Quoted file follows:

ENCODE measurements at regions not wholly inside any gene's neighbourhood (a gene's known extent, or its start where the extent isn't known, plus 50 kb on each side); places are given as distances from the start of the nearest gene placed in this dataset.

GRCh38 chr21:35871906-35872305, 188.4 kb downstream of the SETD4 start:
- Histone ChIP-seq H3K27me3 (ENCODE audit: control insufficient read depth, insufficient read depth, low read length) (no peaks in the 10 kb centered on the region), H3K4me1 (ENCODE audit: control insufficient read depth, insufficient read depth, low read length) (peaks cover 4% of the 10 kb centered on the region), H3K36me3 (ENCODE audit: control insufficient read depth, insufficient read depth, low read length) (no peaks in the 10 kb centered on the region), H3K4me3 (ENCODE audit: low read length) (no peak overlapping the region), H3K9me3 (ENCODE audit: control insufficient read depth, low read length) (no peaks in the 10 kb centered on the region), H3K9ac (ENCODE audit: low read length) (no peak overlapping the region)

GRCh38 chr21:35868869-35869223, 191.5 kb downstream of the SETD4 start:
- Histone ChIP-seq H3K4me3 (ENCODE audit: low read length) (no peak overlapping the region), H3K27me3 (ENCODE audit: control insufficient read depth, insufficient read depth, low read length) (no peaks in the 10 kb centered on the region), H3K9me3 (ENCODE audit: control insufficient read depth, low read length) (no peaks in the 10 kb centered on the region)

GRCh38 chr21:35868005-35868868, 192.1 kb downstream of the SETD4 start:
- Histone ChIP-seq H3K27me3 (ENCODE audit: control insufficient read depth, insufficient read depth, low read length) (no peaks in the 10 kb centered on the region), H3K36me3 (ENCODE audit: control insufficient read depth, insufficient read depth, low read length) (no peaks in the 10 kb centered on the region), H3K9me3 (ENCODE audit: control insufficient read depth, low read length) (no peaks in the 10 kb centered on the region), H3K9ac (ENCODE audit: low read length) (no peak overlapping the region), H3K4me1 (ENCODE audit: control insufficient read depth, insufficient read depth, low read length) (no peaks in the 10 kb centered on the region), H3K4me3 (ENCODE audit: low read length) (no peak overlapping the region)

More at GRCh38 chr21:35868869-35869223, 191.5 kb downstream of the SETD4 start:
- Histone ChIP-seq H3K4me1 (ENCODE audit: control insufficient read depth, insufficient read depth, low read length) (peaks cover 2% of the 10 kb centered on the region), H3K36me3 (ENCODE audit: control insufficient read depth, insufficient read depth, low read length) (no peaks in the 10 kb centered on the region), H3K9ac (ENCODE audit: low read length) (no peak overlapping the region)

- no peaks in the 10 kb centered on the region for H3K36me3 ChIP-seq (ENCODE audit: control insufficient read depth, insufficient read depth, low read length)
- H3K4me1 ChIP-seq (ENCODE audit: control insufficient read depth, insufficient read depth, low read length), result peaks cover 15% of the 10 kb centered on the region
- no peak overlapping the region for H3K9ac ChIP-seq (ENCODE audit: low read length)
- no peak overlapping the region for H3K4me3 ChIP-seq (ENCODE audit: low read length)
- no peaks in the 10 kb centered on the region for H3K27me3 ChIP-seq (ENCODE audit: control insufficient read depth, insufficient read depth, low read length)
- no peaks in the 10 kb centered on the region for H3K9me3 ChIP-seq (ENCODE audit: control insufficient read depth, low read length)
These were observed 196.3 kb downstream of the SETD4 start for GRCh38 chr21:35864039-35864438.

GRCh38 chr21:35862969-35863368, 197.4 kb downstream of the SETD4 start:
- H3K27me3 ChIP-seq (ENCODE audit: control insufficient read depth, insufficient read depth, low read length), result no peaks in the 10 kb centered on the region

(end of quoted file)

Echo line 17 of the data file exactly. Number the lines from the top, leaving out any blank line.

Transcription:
GRCh38 chr21:35862969-35863368, 197.4 kb downstream of the SETD4 start: